Recommended Body Fat Ranges
                 Low                          Recommended            High                    Very High
Male
15-20 years old  5-7                          8-20                   21-25                   >25
Fitness Points   2                            3                      -1                      -3
Female
15-20 years old  5-20                         21-33                  34-38                   >38
Fitness Points   2                            3                      -1                      -3
Recommended Body Mass Index by World Health Organization (WHO)
BMI Percentage                 Designation by the WHO                     Fitness Points
Less than 18.5                 LOW                                        2
18.5 to 25.0                   NORMAL                                     3
25.0 to 30.0                   HIGH                                       -1
30.0 or more                   VERY HIGH                                  -3


EXERCISE 10C: “REAL AGE” AND LIFE EXPECTANCY
   1. To calculate your “real age” go to the following website:
           a. http://www.peterrussell.com/Odds/VirtualAge.php
           b. At the conclusion of the “quiz”, write down your “real age”: _______
           c. Print out the “Virtual Age ” page and attach to your lab report.
   2. To calculate your “life expectancy”, go to the following website:
           a. http://www.nmfn.com/tn/learnctr--lifeevents--longevity
           b. At the conclusion of the “Longevity Game”, write down your “longevity”: _______
           c. Don’t worry, this is only a rough estimate that really can’t determine exactly when you’ll
               die, you can change your lifestyle habits.
           d. Print out the “Longevity Game” window and attach to your lab report.
   3. Knowing what causes heart disease and how you can prevent it can help you live a longer,
      healthier life. Take this quiz to find out more about reducing your risk for heart disease.
           a. http://www.healthline.com/sw/qz-heart-disease-risk-quiz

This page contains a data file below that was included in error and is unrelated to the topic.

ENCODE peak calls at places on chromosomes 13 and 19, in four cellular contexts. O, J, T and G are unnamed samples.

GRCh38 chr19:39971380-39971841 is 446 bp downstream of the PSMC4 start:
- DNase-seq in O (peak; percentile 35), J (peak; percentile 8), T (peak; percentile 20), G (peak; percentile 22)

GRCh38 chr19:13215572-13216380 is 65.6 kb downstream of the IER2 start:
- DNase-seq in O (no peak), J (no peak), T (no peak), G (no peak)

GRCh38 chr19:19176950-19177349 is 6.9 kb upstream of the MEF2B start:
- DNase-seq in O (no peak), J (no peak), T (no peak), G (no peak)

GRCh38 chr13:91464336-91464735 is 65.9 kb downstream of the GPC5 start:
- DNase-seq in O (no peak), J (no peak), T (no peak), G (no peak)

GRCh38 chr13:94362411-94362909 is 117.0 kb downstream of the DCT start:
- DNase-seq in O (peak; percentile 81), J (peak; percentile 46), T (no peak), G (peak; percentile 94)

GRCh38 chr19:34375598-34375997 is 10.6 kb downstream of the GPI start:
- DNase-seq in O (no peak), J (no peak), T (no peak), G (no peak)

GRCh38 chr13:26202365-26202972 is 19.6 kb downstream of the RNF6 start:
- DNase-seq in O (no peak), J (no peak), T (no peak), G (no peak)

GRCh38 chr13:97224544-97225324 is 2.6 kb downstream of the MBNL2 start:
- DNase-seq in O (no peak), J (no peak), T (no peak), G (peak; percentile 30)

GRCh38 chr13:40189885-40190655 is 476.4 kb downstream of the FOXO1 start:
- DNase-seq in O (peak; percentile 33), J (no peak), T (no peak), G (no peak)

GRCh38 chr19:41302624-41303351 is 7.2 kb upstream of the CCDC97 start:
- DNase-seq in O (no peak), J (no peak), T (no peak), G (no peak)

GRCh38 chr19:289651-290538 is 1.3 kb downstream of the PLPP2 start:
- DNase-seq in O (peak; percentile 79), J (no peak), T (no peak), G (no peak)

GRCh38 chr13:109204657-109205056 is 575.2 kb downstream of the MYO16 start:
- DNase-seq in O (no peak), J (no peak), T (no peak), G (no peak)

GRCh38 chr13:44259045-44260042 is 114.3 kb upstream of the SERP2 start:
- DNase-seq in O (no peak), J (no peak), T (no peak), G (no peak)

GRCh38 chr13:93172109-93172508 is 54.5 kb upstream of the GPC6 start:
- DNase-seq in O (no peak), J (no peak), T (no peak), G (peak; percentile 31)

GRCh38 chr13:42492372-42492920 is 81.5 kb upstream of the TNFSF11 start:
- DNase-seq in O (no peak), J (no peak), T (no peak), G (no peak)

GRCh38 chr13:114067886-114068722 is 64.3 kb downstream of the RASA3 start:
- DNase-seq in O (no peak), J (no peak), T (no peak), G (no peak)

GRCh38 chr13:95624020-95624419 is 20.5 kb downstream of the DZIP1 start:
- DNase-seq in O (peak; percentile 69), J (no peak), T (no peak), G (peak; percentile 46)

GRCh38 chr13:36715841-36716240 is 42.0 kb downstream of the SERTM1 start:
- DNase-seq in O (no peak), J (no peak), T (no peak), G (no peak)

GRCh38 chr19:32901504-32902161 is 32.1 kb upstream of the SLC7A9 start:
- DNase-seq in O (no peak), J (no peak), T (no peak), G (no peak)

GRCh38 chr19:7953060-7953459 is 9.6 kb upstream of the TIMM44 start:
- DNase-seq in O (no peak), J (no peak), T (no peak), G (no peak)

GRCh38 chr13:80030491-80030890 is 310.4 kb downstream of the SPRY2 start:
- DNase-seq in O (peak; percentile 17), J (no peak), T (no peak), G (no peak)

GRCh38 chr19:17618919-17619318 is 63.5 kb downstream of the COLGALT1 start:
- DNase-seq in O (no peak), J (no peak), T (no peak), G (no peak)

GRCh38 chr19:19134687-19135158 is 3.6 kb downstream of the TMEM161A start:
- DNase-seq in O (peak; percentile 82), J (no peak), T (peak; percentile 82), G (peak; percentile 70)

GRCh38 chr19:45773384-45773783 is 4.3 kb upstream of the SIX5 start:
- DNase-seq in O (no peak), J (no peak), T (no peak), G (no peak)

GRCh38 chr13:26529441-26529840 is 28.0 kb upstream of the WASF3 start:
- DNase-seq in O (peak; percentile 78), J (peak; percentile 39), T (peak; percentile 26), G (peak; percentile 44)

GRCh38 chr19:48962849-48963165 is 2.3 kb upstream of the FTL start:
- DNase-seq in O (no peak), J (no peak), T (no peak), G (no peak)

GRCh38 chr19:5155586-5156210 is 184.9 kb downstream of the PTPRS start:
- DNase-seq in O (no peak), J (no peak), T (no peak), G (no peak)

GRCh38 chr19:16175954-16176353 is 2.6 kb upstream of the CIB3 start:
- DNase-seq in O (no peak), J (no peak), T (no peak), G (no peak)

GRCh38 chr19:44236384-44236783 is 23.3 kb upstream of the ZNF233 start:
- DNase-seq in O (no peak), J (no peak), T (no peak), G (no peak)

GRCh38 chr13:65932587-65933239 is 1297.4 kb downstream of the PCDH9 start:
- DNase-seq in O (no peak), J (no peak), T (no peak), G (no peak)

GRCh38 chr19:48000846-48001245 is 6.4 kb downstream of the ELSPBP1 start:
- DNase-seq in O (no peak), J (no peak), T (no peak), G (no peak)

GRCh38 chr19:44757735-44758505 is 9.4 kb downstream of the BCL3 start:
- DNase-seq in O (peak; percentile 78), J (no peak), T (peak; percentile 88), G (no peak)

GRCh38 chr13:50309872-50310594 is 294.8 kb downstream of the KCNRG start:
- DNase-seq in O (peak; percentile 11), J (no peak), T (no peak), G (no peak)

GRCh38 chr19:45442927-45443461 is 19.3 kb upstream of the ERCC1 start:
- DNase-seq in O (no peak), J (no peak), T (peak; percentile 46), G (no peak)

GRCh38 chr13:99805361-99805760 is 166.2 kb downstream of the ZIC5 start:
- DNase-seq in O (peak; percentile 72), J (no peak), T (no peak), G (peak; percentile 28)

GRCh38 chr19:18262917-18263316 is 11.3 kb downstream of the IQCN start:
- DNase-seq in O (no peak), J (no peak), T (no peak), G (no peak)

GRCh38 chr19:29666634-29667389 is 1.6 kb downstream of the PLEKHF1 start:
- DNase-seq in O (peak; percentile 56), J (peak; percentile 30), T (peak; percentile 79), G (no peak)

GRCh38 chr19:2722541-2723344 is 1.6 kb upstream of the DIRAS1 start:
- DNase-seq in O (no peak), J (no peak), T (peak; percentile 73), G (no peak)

b. Record your score _________
           c. Print out the “Your results” page and attach to your lab report.
   4. To calculate your risk of having a heart attack in the next 10 years, go to the following website:
      (You can only complete this one if you know your cholesterol level) ****Optional*****
           a. http://www.nhlbi.nih.gov/
           b. Click on “educational materials,” then click on “10-yr heart attack risk calculator.” under
               the heart attack heading.
           c. Print out the “Information about your risk score” and attach to your lab report.
   5. To calculate your risk of getting cancer, diabetes, heart disease, osteoporosis or stroke, go to the
      following website:
           a. http://www.diseaseriskindex.harvard.edu/update/
           b. Find your risk for each of the five disease categories (you only need to choose one type
               of cancer, but you are welcome to look at more than one)
           c. List your risk of each type of disease and attach to your lab report.


TOPICS FOR DISCUSSION

         Type a 2-3 page conclusion to this lab describing how online results and the in class data collected
have and/or will influence you and your fitness or lifestyle decisions. What information in the quizzes
surprised you and what did you learn from the tests that you did not know before. Please make sure to
include appropriate data where warranted.
                                                DATA SHEET
Blood Pressure Data
Measurement
Systolic when seated          ________mmHg
Diastolic when seated         ________mmHg

Systolic when standing        ________mmHg
Diastolic when standing       ________mmHg


Fitness Data
Test                                             Measurement      Fitness Points
Change in systolic pressure from sitting
to standing                                      ________mmHg     _______

Standing pulse rate                              _____beats/min   _______

Reclining pulse rate                             _____beats/min   _______

Baroreceptor reflex                              _____beats/min   _______

Step test
            Return of pulse to standing rate     _____seconds     _______
            Pulse rate increase post-exercise    _____beats/min   _______

Body Fat analysis                                _____%           _______

Body Mass Index                                  _____%           _______


TOTAL SCORE             RELATIVE CARDIAC FITNESS
25-24                   EXCELLENT
23-21                   GOOD
20-15                   FAIR
14 OR LESS              POOR